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Juvenile idiopathic arthritis: the transition to adulthood


Juvenile Idiopathic Arthritis (JIA) is term used to classify a group of heterogeneous pediatric rheumatic diseases. Many of these conditions remain active until adulthood and when patients start to be followed by adult Rheumatologists there may arise some classification problems once AIA (Adult Idiopatic Arthritis) does not exist! Many published papers regarding the transition of JIA into adulthood miss this point.


Our aim is to analyze the characteristics of 206 JIA patients, currently in their adulthood, that have been followed, in most of their disease, by the same Rheumatologist with a follow-up time superior to 30 years in some cases.


This study includes 206 patients currently in adult age from a sample of 369 JIA patients, continuously followed by the first author in the Children, Adolescent and Young Adult Rheumatology Outpatients Clinic at IPR and Private Practice. All these patients are registered in REUMA.PT, the National Registry for rheumatic diseases of the Sociedade Portuguesa de Reumatologia. The 2010 EULAR/ACR Criteria1 for the classification of RA and the ASAS Criteria for Classification of Axial2 and Peripheral3 Spondyloarthritis were used.


The group included 126 female and 80 male patients, with a mean age of 30.0 +/-11.0 years, having mean disease duration of 21.5 +/-11.3 years. The presentation forms and definitive diagnosis are listed below. Sixty three of these patients are in complete and prolonged off therapy remission. 112 patients were treated with methotrexate, 42 are or were previously treated with biological agents, and 33 had been subjected to intra-articular injections (triamcinolone hexacetonide). Other aspects concerning therapy, morbidity and mortality were also analyzed. All of these patients are registered in SPR database (REUMA.PT).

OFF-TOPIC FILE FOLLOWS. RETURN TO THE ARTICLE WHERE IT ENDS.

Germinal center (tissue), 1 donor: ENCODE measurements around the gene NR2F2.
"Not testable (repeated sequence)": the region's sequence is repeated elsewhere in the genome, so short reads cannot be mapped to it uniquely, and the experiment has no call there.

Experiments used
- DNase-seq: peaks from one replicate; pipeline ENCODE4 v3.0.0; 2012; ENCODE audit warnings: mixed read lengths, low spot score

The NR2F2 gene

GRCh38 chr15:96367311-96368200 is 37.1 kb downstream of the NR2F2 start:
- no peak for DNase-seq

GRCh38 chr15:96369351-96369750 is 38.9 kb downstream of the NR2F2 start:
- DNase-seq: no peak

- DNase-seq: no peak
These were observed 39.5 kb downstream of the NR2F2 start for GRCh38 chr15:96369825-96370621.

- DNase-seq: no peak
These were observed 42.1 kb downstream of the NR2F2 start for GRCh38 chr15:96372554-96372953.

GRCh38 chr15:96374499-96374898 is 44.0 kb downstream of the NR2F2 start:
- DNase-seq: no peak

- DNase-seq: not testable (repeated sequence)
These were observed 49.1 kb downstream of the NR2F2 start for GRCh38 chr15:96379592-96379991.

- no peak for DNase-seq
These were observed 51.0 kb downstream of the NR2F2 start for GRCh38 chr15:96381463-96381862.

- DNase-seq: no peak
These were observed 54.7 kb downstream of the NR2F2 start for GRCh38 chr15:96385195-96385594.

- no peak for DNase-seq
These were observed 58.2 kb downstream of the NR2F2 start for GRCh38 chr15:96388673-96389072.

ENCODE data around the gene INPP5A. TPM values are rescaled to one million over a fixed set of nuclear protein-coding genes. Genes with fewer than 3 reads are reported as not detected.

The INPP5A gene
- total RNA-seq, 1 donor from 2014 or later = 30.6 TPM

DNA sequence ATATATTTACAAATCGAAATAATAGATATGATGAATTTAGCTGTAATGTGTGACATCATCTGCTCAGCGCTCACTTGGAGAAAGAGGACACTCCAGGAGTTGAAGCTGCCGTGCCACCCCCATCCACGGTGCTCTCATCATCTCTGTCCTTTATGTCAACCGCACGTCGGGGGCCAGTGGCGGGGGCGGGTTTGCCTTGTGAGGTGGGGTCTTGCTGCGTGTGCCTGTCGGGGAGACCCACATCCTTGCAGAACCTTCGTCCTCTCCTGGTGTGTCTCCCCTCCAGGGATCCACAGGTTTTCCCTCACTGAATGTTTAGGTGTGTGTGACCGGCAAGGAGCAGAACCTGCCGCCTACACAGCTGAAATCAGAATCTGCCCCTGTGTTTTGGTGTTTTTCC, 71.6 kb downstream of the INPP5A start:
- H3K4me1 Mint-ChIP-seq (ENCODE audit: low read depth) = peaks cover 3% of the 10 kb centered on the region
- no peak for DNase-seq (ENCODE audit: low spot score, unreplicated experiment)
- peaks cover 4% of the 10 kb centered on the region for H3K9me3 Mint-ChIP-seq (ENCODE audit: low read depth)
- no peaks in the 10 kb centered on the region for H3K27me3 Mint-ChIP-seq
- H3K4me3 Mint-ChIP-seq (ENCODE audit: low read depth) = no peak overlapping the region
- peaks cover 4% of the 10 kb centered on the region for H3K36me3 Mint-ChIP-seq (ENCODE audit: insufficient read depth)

It’s clear that JIA is a group of several joint diseases that start in children and may continue to affect these patients throughout their adult life. A significative group of this patients can be classified as juvenile spondyloarthritis (75/206 = 36%) This analysis shows that JIAs are not a benign and self-limiting disease group, being essential to ensure the proper continuity of rheumatologic care for these patients in adulthood, preferably using a common language and approach to classify and treat these patients.

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Fernandes, S., Gomes, J.A.M., Gomes, S.M. et al. Juvenile idiopathic arthritis: the transition to adulthood. Pediatr Rheumatol 12 (Suppl 1), P193 (2014).

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